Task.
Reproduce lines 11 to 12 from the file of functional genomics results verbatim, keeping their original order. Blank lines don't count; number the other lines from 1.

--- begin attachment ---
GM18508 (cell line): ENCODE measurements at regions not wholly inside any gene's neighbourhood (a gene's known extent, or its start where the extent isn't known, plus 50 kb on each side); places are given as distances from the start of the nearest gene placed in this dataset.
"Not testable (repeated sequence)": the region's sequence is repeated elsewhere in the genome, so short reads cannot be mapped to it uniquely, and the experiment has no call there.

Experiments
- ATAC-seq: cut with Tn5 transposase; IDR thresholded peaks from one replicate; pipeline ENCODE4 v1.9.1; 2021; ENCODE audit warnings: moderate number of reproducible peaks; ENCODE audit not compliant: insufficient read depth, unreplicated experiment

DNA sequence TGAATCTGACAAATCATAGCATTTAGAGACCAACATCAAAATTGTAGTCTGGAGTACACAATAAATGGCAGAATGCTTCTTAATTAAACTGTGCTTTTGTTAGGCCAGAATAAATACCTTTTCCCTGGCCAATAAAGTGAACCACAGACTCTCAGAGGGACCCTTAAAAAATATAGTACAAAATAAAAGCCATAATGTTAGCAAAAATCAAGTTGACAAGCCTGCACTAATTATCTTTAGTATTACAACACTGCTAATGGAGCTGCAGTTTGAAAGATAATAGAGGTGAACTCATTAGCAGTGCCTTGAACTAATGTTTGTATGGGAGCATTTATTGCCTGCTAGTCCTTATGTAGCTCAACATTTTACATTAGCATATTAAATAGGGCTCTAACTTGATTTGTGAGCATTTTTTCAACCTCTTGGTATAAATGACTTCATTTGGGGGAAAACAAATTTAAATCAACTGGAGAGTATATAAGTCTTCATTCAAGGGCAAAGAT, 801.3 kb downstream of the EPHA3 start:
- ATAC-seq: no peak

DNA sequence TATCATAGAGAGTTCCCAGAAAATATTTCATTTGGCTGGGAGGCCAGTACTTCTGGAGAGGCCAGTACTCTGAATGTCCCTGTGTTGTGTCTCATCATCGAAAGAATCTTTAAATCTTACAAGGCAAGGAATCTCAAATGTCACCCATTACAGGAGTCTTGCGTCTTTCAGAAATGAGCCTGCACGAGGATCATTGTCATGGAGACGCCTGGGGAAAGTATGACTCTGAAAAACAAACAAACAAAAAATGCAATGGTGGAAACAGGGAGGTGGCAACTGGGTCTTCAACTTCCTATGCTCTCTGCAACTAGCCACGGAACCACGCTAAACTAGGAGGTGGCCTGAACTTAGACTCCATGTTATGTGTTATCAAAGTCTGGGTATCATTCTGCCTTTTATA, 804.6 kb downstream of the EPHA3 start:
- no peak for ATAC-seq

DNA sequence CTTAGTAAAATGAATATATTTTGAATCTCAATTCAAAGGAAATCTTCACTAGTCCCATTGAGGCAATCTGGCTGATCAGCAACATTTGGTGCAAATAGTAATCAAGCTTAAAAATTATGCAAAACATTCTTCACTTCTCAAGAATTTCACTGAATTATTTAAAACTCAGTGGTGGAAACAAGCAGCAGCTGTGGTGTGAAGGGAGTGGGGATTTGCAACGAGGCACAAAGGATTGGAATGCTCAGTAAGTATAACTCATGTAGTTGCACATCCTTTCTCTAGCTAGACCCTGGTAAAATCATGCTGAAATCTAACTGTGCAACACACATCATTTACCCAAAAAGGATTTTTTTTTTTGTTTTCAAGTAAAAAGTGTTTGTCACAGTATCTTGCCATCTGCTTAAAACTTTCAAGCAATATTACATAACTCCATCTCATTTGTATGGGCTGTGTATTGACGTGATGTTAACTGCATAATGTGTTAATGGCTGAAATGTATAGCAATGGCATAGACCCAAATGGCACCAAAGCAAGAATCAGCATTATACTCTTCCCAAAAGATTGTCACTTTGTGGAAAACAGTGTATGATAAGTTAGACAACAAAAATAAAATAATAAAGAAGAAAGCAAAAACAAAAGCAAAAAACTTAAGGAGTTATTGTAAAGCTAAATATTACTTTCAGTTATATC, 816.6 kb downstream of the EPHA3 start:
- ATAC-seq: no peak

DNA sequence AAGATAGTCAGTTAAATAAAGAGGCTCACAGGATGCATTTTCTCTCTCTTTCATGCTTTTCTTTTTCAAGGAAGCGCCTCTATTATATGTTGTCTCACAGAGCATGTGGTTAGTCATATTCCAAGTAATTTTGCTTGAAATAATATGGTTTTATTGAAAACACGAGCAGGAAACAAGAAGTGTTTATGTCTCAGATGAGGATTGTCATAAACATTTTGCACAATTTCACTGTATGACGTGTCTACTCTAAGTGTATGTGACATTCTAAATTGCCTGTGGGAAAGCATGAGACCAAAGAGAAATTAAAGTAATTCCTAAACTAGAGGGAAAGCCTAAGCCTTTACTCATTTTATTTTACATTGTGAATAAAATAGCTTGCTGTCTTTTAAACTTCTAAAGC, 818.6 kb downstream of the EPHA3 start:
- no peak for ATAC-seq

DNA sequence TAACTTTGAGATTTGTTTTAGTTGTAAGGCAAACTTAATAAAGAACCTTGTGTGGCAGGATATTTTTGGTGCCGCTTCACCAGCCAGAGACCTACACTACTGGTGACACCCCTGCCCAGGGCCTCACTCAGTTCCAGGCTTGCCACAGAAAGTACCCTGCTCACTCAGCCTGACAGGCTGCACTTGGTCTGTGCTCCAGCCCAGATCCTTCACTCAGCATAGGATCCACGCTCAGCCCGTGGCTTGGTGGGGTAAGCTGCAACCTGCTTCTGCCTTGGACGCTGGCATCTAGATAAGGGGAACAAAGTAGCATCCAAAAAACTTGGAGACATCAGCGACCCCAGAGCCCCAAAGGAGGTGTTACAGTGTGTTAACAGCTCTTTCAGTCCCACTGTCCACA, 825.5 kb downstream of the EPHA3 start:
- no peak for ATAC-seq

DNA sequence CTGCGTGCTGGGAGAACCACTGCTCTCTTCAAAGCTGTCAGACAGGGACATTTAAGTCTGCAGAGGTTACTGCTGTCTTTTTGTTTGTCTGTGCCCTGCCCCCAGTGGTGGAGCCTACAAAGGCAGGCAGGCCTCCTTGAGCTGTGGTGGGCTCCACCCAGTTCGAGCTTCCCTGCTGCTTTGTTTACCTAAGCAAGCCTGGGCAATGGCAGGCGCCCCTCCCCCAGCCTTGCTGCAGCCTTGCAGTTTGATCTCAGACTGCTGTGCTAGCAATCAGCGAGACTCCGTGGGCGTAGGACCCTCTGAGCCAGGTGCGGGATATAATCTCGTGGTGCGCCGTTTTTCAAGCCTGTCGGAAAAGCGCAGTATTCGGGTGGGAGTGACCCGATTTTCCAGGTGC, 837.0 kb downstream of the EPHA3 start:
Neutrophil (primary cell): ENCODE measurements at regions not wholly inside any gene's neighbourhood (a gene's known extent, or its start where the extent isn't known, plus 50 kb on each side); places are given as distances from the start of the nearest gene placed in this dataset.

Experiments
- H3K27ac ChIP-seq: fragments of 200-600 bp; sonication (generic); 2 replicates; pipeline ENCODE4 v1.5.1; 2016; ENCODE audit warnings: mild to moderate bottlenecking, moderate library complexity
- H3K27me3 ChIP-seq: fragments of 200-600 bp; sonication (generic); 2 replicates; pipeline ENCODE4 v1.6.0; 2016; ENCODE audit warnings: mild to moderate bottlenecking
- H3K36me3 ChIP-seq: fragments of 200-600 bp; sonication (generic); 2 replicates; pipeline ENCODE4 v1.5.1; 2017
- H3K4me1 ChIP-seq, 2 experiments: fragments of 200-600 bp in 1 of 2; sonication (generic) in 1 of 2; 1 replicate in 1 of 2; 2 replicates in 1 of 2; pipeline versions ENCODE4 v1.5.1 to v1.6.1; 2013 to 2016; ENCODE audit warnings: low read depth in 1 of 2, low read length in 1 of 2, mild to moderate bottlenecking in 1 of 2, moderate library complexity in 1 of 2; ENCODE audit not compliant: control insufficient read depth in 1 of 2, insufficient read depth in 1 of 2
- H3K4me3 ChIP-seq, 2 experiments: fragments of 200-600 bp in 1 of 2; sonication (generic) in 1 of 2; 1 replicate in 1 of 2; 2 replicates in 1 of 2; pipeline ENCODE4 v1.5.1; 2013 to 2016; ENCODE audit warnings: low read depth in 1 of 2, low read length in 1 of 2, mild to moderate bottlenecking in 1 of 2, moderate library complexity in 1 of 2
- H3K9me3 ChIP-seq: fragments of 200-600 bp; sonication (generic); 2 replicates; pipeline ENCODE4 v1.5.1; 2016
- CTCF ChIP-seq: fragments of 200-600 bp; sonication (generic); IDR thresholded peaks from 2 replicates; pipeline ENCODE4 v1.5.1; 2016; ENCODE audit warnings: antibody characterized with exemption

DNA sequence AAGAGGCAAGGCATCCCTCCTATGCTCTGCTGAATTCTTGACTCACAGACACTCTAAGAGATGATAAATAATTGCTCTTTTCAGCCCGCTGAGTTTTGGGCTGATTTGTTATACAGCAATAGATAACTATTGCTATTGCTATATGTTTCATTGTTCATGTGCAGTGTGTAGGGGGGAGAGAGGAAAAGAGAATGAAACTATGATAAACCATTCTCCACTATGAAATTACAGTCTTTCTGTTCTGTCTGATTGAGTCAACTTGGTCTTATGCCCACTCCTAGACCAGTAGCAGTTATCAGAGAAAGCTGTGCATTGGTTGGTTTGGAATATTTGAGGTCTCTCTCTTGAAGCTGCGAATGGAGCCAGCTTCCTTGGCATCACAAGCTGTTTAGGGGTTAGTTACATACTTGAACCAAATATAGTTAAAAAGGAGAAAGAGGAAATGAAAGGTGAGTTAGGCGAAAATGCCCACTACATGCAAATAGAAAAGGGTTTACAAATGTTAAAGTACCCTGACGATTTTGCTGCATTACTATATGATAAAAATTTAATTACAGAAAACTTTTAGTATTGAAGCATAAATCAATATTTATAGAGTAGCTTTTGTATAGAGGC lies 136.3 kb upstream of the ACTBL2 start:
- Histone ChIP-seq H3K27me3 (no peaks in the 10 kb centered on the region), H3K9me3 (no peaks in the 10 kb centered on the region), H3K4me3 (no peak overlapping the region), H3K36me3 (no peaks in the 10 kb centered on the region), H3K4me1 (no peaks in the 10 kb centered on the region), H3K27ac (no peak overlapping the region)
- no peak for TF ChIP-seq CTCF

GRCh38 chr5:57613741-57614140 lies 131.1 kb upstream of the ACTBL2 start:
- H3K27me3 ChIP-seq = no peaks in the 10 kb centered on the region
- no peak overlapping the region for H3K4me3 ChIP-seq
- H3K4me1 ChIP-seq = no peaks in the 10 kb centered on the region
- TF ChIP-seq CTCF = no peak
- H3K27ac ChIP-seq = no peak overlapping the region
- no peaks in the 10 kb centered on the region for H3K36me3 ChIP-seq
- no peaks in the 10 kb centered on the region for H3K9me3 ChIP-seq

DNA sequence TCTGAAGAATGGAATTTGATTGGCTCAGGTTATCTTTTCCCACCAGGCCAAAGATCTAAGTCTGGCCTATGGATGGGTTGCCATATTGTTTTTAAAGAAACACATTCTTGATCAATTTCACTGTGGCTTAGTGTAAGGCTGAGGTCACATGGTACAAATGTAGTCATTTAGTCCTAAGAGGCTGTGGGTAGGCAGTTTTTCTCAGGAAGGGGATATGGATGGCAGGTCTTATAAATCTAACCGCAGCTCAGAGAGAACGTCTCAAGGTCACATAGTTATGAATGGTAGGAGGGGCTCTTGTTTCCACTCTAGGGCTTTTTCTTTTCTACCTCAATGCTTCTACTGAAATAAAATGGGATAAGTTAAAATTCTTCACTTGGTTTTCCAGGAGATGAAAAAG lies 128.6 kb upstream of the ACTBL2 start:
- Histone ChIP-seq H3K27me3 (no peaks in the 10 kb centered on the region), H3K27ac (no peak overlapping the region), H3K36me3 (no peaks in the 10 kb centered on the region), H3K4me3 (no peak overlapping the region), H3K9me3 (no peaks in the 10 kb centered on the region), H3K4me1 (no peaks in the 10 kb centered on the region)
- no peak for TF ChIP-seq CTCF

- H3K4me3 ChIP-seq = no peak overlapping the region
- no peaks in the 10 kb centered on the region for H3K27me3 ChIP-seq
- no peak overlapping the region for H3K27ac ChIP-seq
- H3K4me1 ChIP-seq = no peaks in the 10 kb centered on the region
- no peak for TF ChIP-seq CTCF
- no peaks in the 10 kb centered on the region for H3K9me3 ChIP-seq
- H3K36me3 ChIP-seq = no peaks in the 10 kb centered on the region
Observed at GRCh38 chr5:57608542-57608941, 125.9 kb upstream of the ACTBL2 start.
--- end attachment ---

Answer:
DNA sequence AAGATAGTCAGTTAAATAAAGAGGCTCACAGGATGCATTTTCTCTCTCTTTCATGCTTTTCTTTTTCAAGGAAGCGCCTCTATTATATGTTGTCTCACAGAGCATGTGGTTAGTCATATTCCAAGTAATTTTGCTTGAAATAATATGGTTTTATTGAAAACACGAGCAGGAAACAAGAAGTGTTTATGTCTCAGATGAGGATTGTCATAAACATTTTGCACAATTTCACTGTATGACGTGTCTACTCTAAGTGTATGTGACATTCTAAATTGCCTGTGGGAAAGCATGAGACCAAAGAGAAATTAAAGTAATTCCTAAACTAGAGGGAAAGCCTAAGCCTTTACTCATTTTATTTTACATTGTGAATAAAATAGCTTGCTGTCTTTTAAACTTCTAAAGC, 818.6 kb downstream of the EPHA3 start:
- no peak for ATAC-seq